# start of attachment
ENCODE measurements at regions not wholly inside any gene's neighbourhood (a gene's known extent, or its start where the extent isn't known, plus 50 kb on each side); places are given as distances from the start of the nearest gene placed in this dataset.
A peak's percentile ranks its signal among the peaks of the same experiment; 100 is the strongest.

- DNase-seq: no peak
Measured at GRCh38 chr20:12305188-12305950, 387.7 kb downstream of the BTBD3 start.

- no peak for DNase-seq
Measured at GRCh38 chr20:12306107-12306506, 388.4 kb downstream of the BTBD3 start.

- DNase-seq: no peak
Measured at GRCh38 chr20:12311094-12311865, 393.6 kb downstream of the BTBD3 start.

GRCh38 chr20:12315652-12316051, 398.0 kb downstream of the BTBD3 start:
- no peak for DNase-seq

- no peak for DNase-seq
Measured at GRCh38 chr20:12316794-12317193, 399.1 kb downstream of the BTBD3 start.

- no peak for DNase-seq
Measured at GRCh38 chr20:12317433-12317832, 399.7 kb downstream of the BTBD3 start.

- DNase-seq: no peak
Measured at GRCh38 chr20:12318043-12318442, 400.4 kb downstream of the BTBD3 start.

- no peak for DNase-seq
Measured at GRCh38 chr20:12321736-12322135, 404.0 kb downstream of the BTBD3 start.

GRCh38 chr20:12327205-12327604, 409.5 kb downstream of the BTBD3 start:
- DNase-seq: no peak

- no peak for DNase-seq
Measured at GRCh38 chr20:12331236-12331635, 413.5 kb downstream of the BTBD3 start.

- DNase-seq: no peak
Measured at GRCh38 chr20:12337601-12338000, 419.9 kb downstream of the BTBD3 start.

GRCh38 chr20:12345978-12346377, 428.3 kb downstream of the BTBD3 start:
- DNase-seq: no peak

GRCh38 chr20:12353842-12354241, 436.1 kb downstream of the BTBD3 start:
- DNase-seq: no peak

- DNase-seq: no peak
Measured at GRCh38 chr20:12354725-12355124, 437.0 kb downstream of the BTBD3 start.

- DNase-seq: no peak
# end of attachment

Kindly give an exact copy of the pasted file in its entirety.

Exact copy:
ENCODE measurements at regions not wholly inside any gene's neighbourhood (a gene's known extent, or its start where the extent isn't known, plus 50 kb on each side); places are given as distances from the start of the nearest gene placed in this dataset.
A peak's percentile ranks its signal among the peaks of the same experiment; 100 is the strongest.

- DNase-seq: no peak
Measured at GRCh38 chr20:12305188-12305950, 387.7 kb downstream of the BTBD3 start.

- no peak for DNase-seq
Measured at GRCh38 chr20:12306107-12306506, 388.4 kb downstream of the BTBD3 start.

- DNase-seq: no peak
Measured at GRCh38 chr20:12311094-12311865, 393.6 kb downstream of the BTBD3 start.

GRCh38 chr20:12315652-12316051, 398.0 kb downstream of the BTBD3 start:
- no peak for DNase-seq

- no peak for DNase-seq
Measured at GRCh38 chr20:12316794-12317193, 399.1 kb downstream of the BTBD3 start.

- no peak for DNase-seq
Measured at GRCh38 chr20:12317433-12317832, 399.7 kb downstream of the BTBD3 start.

- DNase-seq: no peak
Measured at GRCh38 chr20:12318043-12318442, 400.4 kb downstream of the BTBD3 start.

- no peak for DNase-seq
Measured at GRCh38 chr20:12321736-12322135, 404.0 kb downstream of the BTBD3 start.

GRCh38 chr20:12327205-12327604, 409.5 kb downstream of the BTBD3 start:
- DNase-seq: no peak

- no peak for DNase-seq
Measured at GRCh38 chr20:12331236-12331635, 413.5 kb downstream of the BTBD3 start.

- DNase-seq: no peak
Measured at GRCh38 chr20:12337601-12338000, 419.9 kb downstream of the BTBD3 start.

GRCh38 chr20:12345978-12346377, 428.3 kb downstream of the BTBD3 start:
- DNase-seq: no peak

GRCh38 chr20:12353842-12354241, 436.1 kb downstream of the BTBD3 start:
- DNase-seq: no peak

- DNase-seq: no peak
Measured at GRCh38 chr20:12354725-12355124, 437.0 kb downstream of the BTBD3 start.

- DNase-seq: no peak